“Assuming without deciding that the Federal Circuit’s holding in Muniauction is correct, there has simply been no infringement of the method in which respondents have staked out an interest, because the performance of all the patent’s steps is not attributable to any one person. And, as both the Federal Circuit and respondents admit, where there has been no direct infringement, there can be no inducement of infringement under §271(b).” opn. pg. 6.
“In both Deepsouth Packing Co. v. Laitram Corp., 406 U. S. 518 (1972), and this case, the conduct that the defendant induced or contributed to would have been infringing if committed in altered circumstances: in Deepsouth if the machines had been assembled in the United States, see id., at 526, and in this case if performance of all of the claimed steps had been attributable to the same person.” opn. pg. 7.
“Muniauction (which, again, we assume to be correct) instructs that a method patent is not directly infringed and the patentee’s interest is thus not violated-unless a single actor can be held responsible for the performance of all steps of the patent. Because Limelight did not undertake all steps of the ‘703 patent and cannot otherwise be held responsible for all those steps, respondents’ rights have not been violated.” opn. pg. 8.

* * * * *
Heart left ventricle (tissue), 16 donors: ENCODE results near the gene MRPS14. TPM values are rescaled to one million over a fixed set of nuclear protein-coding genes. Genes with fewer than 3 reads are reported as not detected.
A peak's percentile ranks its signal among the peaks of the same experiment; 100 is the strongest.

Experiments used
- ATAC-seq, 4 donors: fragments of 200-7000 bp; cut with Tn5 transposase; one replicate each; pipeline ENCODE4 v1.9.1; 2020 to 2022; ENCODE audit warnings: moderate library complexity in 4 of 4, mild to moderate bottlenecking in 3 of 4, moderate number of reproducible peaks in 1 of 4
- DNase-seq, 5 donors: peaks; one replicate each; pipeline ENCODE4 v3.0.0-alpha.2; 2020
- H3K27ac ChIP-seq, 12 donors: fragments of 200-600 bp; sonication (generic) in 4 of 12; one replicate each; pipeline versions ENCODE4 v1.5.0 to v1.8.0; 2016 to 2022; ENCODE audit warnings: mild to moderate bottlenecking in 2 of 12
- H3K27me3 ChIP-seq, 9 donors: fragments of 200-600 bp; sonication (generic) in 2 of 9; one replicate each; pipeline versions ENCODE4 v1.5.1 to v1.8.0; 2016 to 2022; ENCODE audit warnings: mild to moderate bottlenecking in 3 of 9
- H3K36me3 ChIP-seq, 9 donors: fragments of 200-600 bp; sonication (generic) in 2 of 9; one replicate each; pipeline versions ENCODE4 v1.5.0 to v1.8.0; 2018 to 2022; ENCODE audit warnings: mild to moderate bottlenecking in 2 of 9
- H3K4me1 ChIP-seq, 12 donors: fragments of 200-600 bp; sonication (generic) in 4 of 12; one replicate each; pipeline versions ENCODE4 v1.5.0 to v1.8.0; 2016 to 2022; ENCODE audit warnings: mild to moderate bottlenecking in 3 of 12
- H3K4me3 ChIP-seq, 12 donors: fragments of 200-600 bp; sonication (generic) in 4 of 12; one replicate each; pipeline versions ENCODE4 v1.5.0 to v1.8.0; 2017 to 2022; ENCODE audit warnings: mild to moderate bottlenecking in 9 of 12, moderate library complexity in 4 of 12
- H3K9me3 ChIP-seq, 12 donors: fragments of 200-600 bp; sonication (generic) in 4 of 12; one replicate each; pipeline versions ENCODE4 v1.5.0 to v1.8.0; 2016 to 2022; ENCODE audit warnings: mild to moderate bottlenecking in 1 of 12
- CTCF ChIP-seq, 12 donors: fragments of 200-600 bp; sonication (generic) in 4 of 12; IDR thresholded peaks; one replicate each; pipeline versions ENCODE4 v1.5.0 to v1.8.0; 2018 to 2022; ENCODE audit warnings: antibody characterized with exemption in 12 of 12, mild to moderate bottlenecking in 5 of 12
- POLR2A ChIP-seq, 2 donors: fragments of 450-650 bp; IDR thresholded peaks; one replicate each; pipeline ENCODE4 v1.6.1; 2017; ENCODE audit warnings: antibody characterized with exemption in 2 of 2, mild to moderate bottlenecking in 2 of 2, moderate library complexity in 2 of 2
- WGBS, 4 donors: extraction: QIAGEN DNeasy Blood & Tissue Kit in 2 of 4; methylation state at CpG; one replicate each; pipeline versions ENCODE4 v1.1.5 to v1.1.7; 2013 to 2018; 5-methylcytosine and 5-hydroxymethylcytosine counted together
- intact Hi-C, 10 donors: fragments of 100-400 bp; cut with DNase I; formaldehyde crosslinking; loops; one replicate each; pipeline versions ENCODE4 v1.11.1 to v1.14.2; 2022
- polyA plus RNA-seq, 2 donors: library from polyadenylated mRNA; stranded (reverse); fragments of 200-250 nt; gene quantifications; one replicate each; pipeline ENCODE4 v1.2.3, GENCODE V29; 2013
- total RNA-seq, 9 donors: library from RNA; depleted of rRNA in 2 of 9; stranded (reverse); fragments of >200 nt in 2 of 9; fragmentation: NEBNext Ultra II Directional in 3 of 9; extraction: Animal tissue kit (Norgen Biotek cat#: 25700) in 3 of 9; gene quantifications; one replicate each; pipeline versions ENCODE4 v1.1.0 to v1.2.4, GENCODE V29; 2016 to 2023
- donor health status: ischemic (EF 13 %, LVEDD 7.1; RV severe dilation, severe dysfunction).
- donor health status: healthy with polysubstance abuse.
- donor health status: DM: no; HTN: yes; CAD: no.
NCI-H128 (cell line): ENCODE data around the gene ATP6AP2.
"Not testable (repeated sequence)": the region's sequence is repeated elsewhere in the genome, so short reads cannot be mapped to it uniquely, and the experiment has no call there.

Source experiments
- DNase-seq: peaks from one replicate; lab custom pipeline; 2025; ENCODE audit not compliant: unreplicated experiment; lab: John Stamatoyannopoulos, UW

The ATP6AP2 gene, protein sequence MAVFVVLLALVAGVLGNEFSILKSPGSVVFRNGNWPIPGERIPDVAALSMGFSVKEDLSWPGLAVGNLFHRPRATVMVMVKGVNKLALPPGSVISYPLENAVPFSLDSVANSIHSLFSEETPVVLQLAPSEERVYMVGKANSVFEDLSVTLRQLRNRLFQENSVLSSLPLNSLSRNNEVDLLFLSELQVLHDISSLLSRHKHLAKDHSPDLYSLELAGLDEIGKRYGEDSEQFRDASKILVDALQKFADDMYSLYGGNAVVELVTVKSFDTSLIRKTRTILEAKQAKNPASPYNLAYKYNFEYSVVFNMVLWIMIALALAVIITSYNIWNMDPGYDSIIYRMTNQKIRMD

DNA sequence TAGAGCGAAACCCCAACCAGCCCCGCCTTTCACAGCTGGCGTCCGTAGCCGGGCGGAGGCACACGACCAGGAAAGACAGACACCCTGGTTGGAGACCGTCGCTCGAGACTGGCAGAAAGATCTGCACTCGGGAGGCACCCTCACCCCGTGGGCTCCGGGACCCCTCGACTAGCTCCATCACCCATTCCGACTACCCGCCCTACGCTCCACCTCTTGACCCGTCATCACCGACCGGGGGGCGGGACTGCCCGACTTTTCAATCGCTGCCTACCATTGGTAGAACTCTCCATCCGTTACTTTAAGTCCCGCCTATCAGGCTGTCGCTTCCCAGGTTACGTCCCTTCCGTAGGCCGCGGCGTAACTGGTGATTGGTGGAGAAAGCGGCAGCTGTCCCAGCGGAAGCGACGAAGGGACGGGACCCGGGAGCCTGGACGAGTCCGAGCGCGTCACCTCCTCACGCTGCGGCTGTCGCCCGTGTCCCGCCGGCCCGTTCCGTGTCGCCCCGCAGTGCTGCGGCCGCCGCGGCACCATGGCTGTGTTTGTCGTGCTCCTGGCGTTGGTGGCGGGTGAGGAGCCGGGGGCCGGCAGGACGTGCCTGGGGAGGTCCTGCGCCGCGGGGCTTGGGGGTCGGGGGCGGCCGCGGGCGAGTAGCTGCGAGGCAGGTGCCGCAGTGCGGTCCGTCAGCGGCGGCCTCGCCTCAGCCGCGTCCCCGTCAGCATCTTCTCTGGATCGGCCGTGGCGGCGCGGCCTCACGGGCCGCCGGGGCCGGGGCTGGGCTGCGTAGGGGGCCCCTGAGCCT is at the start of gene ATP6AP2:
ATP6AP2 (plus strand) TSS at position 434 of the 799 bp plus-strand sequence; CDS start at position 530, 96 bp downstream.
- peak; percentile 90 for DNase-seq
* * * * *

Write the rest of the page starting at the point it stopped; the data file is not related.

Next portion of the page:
“Finally, respondents, like the Federal Circuit, criticize our interpretation of §271(b) as permitting a would-be infringer to evade liability by dividing performance of a method patent’s steps with another whom the defendant neither directs nor controls. We acknowledge this concern. Any such anomaly, however, would result from the Federal Circuit’s interpretation of §271(a) in Muniauction. A desire to avoid Muniauction’s natural consequences does not justify fundamentally altering the rules of inducement liability.” opn. pg. 10.